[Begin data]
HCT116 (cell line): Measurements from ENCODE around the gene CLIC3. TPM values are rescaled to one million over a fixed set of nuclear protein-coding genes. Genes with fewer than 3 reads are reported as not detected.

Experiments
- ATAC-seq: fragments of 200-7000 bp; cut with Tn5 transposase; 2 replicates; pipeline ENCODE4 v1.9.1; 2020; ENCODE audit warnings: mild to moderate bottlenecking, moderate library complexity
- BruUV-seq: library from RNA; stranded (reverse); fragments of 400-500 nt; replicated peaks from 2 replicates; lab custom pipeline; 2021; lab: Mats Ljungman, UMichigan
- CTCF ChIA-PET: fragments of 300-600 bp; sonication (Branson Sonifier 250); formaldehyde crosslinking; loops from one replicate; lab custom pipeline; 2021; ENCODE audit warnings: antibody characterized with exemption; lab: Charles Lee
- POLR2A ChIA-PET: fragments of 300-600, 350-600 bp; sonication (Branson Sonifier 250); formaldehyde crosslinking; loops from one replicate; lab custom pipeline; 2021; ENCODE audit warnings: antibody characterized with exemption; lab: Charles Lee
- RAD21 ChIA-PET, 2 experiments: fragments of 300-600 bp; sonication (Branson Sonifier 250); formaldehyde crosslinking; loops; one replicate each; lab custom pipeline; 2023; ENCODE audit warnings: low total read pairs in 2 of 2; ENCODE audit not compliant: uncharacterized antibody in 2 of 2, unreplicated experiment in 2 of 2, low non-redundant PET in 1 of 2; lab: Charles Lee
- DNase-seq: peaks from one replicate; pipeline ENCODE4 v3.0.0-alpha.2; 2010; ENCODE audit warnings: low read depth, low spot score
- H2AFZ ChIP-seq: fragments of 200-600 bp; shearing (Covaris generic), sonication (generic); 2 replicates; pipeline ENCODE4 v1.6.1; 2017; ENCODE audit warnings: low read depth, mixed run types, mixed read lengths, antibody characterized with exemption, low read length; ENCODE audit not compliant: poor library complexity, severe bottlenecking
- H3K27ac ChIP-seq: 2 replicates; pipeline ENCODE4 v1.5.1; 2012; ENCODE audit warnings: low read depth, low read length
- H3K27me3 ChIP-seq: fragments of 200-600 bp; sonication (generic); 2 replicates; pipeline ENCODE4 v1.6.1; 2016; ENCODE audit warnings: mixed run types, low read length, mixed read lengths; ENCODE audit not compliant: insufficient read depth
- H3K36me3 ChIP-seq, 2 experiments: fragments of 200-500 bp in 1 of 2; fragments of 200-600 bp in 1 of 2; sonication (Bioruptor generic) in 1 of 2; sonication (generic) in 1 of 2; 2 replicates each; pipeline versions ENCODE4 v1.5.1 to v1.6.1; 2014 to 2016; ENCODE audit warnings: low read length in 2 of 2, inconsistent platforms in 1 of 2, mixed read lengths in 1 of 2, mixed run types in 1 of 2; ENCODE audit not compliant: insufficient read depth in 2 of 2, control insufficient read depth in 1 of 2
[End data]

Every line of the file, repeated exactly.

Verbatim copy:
HCT116 (cell line): Measurements from ENCODE around the gene CLIC3. TPM values are rescaled to one million over a fixed set of nuclear protein-coding genes. Genes with fewer than 3 reads are reported as not detected.

Experiments
- ATAC-seq: fragments of 200-7000 bp; cut with Tn5 transposase; 2 replicates; pipeline ENCODE4 v1.9.1; 2020; ENCODE audit warnings: mild to moderate bottlenecking, moderate library complexity
- BruUV-seq: library from RNA; stranded (reverse); fragments of 400-500 nt; replicated peaks from 2 replicates; lab custom pipeline; 2021; lab: Mats Ljungman, UMichigan
- CTCF ChIA-PET: fragments of 300-600 bp; sonication (Branson Sonifier 250); formaldehyde crosslinking; loops from one replicate; lab custom pipeline; 2021; ENCODE audit warnings: antibody characterized with exemption; lab: Charles Lee
- POLR2A ChIA-PET: fragments of 300-600, 350-600 bp; sonication (Branson Sonifier 250); formaldehyde crosslinking; loops from one replicate; lab custom pipeline; 2021; ENCODE audit warnings: antibody characterized with exemption; lab: Charles Lee
- RAD21 ChIA-PET, 2 experiments: fragments of 300-600 bp; sonication (Branson Sonifier 250); formaldehyde crosslinking; loops; one replicate each; lab custom pipeline; 2023; ENCODE audit warnings: low total read pairs in 2 of 2; ENCODE audit not compliant: uncharacterized antibody in 2 of 2, unreplicated experiment in 2 of 2, low non-redundant PET in 1 of 2; lab: Charles Lee
- DNase-seq: peaks from one replicate; pipeline ENCODE4 v3.0.0-alpha.2; 2010; ENCODE audit warnings: low read depth, low spot score
- H2AFZ ChIP-seq: fragments of 200-600 bp; shearing (Covaris generic), sonication (generic); 2 replicates; pipeline ENCODE4 v1.6.1; 2017; ENCODE audit warnings: low read depth, mixed run types, mixed read lengths, antibody characterized with exemption, low read length; ENCODE audit not compliant: poor library complexity, severe bottlenecking
- H3K27ac ChIP-seq: 2 replicates; pipeline ENCODE4 v1.5.1; 2012; ENCODE audit warnings: low read depth, low read length
- H3K27me3 ChIP-seq: fragments of 200-600 bp; sonication (generic); 2 replicates; pipeline ENCODE4 v1.6.1; 2016; ENCODE audit warnings: mixed run types, low read length, mixed read lengths; ENCODE audit not compliant: insufficient read depth
- H3K36me3 ChIP-seq, 2 experiments: fragments of 200-500 bp in 1 of 2; fragments of 200-600 bp in 1 of 2; sonication (Bioruptor generic) in 1 of 2; sonication (generic) in 1 of 2; 2 replicates each; pipeline versions ENCODE4 v1.5.1 to v1.6.1; 2014 to 2016; ENCODE audit warnings: low read length in 2 of 2, inconsistent platforms in 1 of 2, mixed read lengths in 1 of 2, mixed run types in 1 of 2; ENCODE audit not compliant: insufficient read depth in 2 of 2, control insufficient read depth in 1 of 2